The picture to the right looks east and was taken in 1999 and shows a good growth of both coppice trees and herbs below the power lines. The other picture (below left, also taken in 1999) shows areas of barer ground.
Because of this regular coppicing, this area has always had an abundance of the Common Cow-Wheat, Melampyrum pratense, which is the food plant for the Heath Fritillary Butterfly, Mellicta athalia. In 1998, with the support of English Nature, the Trust introduced a number of these butterflies into the area below the power lines. Some came from another Trust reserve, and others from Sussex. The following summer, in 1999, a small number of adult butterflies were to be seen.
The Trust’s policy is now to maintain this area as a short coppice cycle of just a few years, to provide ideal conditions for the Cow-wheat.
The area below the power lines also abuts onto two other coppiced areas, the Gunpowder Plot and Topley’s, (see the links in the main map) both of which have abundant Cow-wheat. This should give ample opportunity for this attractive butterfly to spread.
The photographs below were taken in recent years. They were all taken from the western end of the Power Lines Corridor, looking east. They were taken on August 2012, May 2014, July 2014 and April 2015. All are © John Turner.
The August 2012 image shows the hedge between the path and the corridor with a full summer’s growth. To the bottom left there is Rosebay Willowherb, in the centre there is Bracken, with (probably) Nipplewort in the foreground. To the lower right there is some regrowth from a Chestnut stool. In the upper right you can see the larger trees in the adjacent coppice coupe Gunpowder Plot) have been cut back, but the hornbeam at the edges has been growing vigorously.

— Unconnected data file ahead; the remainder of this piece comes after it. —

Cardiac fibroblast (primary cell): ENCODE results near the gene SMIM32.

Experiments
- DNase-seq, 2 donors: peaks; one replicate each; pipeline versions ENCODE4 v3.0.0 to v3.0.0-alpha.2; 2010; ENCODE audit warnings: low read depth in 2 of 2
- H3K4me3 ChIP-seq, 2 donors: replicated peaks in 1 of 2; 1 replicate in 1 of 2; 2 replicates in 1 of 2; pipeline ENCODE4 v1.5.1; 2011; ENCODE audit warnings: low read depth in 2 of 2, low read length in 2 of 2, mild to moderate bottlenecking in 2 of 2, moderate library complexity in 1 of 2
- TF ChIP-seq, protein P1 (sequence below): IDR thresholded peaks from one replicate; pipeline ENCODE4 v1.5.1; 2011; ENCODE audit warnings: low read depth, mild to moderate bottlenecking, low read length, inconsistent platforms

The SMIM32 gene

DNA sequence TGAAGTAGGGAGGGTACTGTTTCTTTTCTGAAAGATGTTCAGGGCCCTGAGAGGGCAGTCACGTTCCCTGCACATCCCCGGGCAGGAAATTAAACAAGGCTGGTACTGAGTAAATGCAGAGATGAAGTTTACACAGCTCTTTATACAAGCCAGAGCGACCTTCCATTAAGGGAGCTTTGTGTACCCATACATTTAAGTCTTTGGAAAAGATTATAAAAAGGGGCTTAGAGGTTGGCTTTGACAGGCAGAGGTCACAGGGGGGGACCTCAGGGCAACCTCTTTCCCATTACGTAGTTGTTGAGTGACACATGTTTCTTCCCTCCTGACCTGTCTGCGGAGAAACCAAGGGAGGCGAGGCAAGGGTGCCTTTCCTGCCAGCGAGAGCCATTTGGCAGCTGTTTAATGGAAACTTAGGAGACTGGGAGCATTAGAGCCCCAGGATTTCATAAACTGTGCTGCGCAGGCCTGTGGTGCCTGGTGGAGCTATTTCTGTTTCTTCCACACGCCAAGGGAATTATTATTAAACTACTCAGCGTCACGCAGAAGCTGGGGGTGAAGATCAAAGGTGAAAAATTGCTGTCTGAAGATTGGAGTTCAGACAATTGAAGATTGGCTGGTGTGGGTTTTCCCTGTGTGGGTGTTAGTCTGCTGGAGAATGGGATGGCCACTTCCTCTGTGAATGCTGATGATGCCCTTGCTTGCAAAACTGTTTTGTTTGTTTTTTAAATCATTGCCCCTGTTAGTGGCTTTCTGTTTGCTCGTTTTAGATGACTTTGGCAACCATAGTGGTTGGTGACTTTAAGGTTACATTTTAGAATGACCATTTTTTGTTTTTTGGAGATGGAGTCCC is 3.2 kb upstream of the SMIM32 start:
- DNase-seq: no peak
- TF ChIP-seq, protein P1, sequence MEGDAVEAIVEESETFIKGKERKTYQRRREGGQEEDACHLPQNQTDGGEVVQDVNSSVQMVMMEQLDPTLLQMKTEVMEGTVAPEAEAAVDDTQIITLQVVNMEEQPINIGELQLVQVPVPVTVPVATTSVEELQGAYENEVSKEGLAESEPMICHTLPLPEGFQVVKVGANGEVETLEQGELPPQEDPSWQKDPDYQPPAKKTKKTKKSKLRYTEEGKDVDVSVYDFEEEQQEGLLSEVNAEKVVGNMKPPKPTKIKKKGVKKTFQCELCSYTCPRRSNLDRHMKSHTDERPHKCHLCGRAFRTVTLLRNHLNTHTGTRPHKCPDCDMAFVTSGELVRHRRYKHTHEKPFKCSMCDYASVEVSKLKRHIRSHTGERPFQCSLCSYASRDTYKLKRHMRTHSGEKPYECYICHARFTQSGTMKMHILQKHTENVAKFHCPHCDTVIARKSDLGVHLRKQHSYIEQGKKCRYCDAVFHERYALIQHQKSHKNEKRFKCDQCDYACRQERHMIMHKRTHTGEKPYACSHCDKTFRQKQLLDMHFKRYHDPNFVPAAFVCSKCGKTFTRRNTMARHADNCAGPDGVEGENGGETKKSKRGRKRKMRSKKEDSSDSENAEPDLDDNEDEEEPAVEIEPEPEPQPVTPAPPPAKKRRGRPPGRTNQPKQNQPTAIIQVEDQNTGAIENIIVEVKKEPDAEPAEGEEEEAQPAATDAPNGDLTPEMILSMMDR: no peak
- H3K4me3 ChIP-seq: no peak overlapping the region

The May 2014 image clearly shows the woven fence along the path. beyond the fence, the area in the foreground has been closely cut to encourage the growth of the Cow-wheat. Beyond that the vegetation has grown up from a previous close cut.
The July 2014 image shows the regrowth in three months. This includes Hornbeam and Chestnut from stools, plus forbs such as Rosebay and Nipplewort. At the edge of the coupe, to the centre-right is a stand of Great Hairy Willowherb. This is growing on the shaded southern edge of the coupe, where conditions are damper.
The April 2015 image shows the coupe in the aftermath of a heavy crop. There is little or no ground flora, which allows the seed bank (especially of Cow-wheat) to germinate and grow without competition from established plants.
Keith’s Glade is a small area of about 0.2 hectares where Wilkin’s Path crosses Miles Brook. There are rustic seats available for the visitor to rest. It also features the rustic bridge known as Codger’s Crossing. The name is from the mostly-retired volunteers who built this bridge.
The timber for the bridge came from a number of chestnut trees in the vicinity. When they were felled for the bridge, the management decided to keep the area clear as a glade.
The reason for building a fairly large bridge over a rather small stream is that every so often, the Essex and Suffolk Water Company flushes out its reservoir that drains into Miles Brook just here. This creates a very wet and deep gully that cannot easily be crossed dryshod.
In addition to the bridge, the glade also features a small dam across the Miles Brook. This is to generate a more permanent damp area in the glade. This patch feature a rather scarce sedge, the Bristle Scirpus, Isolepis setosa. The scarcity of records for this species is probably a reflection on its rather nondescript appearance!